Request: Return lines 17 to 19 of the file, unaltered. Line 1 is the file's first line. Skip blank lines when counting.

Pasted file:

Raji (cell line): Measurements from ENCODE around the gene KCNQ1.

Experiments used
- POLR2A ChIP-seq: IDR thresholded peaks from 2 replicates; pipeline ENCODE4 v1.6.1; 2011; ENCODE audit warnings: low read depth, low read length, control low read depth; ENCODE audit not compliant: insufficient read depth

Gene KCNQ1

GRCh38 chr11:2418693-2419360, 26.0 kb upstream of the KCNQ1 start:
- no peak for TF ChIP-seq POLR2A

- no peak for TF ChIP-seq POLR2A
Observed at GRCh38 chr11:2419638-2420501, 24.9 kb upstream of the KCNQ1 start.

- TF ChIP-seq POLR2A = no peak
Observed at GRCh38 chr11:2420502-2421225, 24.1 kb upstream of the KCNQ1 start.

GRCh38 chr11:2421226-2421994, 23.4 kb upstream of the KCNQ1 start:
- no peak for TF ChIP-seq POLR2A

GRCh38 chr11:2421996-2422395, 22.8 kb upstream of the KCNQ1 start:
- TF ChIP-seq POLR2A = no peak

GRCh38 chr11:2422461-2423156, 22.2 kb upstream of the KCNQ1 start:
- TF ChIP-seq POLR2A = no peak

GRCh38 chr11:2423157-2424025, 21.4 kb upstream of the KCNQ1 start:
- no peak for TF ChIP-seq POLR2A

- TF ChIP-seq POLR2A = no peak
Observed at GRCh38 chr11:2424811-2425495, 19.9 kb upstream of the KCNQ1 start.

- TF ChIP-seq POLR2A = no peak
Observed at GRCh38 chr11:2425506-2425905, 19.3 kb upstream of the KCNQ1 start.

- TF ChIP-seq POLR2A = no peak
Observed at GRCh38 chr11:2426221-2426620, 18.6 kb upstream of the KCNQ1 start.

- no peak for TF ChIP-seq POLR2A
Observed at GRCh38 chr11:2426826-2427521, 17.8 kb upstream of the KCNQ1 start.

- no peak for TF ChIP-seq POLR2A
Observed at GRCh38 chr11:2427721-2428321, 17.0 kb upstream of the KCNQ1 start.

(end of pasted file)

GRCh38 chr11:2423157-2424025, 21.4 kb upstream of the KCNQ1 start:
- no peak for TF ChIP-seq POLR2A

- TF ChIP-seq POLR2A = no peak